The far more important caution is that “Der One-Night Stand” is one of the most offensive things I’ve ever read. I see it as a straight-up misogynist hate tract that is packaged as a cautionary tale. It’s not just triggering because of its portrayal of date rape; it’s the hateful victim-blaming and the blatant disregard for HIV-related facts that makes it impossible for me to read without wanting to break something.
Keep in mind that this is a mainstream media outlet for teens, not propaganda put out by some weird reactionary fringe group. And it was originally published five years ago, whereupon we heard not a peep.
When “Der One-Night Stand” was reposted recently, it came to the attention of Nadine Latsch at German feminist blog Maedchenmannschaft.net. She posted a commentary on the abominable thing. With a little help from Twitter and Facebook, she started a firestorm of German-language controversy that’s grown to the point where ABC News is covering it.
The hysteria fueled by victim-blaming lies and misinformation like this contributes directly to teens feeling of sexual disempowerment, which contributes to a failure to take appropriate safety measures. The chance of Basti contracting HIV, for instance, from a fistfight, is virtually nonexistent in practical terms. More importantly, it’s completely insignificant compared to the hysteria such a fear causes in teens who are not at risk…but might put themselves at risk if they feel disempowered by risky behaviors’ seeming (fraudulent) ubiquity.
Most important of all, what Sandy experiences is date rape, not “cheating.”
Those were some of the issues voiced by Lantzsch in her blog post about the piece. Here, her German-language post is paraphrased by ABC News:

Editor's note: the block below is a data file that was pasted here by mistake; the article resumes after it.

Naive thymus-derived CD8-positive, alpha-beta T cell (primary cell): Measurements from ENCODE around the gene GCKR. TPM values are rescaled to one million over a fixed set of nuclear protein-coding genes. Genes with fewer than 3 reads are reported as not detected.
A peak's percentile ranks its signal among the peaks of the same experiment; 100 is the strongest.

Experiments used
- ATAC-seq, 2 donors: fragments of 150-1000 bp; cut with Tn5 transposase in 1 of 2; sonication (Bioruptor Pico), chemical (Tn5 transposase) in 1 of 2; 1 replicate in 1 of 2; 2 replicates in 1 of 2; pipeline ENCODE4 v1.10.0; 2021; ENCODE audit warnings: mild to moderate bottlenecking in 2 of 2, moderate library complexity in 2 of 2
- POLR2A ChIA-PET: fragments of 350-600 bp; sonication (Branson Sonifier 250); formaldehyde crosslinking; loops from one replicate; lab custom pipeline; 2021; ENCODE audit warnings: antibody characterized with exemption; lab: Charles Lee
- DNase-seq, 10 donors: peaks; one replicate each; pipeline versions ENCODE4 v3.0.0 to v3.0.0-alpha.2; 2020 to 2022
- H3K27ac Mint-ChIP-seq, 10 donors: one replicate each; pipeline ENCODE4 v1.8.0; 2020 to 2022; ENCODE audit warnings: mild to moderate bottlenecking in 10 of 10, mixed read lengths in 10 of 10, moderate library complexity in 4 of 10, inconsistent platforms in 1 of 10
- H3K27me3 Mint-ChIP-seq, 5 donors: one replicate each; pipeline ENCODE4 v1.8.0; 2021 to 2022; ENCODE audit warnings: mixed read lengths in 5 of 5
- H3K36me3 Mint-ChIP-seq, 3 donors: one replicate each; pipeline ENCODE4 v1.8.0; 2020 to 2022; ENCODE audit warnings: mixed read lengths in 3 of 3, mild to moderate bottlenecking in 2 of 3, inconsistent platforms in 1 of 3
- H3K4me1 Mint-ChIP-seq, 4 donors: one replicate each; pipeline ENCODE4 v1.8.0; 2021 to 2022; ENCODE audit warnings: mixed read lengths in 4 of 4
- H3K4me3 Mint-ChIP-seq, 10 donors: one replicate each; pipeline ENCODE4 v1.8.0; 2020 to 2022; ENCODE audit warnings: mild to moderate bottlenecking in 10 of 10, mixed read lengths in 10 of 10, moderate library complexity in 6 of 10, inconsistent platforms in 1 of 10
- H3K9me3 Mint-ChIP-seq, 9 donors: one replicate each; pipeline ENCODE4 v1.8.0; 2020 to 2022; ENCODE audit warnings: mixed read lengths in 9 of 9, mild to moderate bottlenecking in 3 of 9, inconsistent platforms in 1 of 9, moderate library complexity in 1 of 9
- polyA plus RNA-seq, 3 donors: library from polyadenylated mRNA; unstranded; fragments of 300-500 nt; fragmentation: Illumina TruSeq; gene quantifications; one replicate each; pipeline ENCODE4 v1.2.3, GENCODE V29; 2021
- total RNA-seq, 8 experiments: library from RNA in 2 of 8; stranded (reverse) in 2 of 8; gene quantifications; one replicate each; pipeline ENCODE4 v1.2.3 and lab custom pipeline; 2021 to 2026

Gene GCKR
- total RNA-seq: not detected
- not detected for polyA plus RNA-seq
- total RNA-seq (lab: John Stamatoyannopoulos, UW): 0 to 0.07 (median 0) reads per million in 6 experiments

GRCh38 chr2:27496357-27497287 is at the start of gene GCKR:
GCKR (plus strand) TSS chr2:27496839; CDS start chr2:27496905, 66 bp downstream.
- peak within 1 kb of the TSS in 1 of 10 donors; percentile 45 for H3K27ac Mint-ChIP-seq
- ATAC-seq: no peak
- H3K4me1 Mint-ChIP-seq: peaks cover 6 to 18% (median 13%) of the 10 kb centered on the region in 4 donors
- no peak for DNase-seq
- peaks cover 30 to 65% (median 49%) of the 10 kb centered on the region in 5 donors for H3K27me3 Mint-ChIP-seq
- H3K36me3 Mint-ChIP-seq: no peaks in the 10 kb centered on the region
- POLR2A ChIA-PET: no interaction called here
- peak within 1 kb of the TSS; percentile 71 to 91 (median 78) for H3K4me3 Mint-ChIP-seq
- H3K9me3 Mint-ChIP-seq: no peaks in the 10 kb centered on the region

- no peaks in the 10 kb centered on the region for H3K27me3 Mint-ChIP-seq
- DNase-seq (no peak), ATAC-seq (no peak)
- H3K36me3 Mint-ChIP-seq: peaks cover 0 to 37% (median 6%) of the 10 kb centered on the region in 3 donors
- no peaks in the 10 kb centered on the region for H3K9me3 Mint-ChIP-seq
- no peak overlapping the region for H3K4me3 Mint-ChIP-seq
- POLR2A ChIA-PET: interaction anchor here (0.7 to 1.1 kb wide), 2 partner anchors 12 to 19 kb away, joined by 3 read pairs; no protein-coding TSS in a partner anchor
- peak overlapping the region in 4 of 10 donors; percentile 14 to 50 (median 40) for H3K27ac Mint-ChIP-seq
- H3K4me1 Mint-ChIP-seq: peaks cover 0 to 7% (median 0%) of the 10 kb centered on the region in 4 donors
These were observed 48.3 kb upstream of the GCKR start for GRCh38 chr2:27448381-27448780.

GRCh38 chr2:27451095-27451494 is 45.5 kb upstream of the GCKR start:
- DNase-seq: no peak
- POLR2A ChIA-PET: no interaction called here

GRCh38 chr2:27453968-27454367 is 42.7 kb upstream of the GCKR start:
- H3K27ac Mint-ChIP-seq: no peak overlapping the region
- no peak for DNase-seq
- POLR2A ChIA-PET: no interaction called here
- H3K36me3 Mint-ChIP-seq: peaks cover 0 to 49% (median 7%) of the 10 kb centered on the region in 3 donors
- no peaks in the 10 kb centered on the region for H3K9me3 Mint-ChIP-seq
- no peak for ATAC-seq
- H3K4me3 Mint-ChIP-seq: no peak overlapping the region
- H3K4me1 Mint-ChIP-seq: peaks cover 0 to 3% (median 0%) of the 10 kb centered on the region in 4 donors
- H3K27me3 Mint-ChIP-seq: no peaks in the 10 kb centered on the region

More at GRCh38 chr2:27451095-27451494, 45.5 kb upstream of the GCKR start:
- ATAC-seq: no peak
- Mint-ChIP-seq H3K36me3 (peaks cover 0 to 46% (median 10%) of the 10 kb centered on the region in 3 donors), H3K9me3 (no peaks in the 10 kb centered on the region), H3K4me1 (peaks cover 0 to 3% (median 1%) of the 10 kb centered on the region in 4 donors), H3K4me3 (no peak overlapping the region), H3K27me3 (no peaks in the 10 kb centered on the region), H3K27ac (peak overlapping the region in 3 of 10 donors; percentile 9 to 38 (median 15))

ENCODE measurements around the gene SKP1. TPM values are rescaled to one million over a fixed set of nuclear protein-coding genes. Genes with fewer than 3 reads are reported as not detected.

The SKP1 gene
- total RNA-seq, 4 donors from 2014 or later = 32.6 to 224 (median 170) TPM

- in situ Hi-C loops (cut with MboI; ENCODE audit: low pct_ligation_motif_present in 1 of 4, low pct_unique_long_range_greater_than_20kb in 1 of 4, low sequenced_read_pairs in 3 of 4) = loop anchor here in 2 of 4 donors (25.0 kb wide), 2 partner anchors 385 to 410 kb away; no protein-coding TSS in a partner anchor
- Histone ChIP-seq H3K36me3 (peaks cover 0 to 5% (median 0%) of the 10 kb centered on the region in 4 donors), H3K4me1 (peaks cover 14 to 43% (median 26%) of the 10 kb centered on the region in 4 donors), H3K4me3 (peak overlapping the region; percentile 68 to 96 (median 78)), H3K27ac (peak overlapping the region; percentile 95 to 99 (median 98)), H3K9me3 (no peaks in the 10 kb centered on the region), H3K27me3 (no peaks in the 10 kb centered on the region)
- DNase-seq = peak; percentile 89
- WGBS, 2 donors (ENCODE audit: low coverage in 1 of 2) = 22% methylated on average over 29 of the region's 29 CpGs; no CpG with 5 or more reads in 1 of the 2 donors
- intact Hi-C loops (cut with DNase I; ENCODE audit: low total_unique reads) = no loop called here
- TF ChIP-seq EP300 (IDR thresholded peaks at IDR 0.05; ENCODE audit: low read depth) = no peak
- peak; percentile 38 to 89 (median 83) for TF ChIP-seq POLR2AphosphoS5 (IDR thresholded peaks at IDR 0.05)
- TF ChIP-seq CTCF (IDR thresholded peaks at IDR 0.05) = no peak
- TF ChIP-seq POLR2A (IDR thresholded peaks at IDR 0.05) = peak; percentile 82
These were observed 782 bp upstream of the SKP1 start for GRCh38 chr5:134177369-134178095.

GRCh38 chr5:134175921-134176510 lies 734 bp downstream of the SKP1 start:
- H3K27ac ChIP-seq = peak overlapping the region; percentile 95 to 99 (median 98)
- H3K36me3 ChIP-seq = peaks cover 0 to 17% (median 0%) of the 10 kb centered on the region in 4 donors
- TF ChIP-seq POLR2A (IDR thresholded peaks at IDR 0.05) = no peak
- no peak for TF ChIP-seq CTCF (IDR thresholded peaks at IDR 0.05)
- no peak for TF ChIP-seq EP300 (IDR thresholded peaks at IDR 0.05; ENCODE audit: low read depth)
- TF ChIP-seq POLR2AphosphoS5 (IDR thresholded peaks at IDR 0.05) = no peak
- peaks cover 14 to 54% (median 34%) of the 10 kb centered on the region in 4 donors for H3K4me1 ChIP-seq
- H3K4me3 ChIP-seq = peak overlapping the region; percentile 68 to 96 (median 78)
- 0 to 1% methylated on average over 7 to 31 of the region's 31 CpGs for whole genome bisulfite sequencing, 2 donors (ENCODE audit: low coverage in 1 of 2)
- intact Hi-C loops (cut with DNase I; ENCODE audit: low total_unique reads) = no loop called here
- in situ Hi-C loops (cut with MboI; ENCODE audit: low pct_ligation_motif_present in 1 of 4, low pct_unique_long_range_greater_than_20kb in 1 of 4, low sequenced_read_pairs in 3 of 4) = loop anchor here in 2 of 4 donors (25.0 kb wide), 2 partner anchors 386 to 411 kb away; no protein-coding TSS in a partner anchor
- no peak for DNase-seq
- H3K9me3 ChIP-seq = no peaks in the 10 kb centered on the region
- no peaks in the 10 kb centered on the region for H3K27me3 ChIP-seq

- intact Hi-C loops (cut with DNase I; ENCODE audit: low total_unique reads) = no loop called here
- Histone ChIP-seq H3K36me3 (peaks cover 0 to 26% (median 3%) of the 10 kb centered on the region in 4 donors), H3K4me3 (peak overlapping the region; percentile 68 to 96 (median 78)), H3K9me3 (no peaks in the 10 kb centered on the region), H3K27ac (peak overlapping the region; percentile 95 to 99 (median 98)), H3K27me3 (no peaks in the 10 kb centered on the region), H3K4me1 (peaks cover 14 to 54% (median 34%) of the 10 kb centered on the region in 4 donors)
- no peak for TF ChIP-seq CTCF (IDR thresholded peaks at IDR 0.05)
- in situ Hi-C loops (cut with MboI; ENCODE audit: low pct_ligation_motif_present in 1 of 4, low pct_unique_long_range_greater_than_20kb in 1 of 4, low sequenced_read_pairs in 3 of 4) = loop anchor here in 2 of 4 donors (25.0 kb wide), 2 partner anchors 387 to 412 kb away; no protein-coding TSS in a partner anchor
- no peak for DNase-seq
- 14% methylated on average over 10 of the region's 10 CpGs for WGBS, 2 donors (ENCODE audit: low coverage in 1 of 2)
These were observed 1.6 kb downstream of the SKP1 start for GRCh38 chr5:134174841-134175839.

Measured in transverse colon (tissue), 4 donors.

In her blog entry, Lantzsch writes that, in the piece, Bravo has “portrayed non-consensual sex without exploring the problems relating to it.” Lantsch told SPIEGEL ONLINE by phone that she has since complained to both the editors at Bravo as well as its publishing house, Bauer. Lantzsch said she is concerned that the photo story does not sufficiently describe the encounter depicted in the story as sexual violence. And that’s not the only problem with it.
…”In addition to belittling rape and victim blaming, (Bravo) has also included prejudices about those ill with HIV — portraying them as pathological and socially isolated — people who ruthlessly ‘infect’ others just as soon as they have the opportunity,” Lantzsch writes in her blog entry.
Lantzsch says that she and her colleagues at the maedchenmannschaft.net blog often inform companies and media of such mistakes, but that they are often brushed off by the editors. “It isn’t seldom that we get answers like: ‘You didn’t understand the joke’,” she says.
That’s more or less what the publisher of Bravo.de has said in response to the criticism, and as far as I can tell the controversy has dropped off the map. A magazine responsible for giving lifestyle information to teens has created one of the most awful examples in history of misogynist rape-apologist propaganda, and it’s all blown over.
The photostory is still up, still pumping out its hateful victim-blaming nonsense and viral misinformation.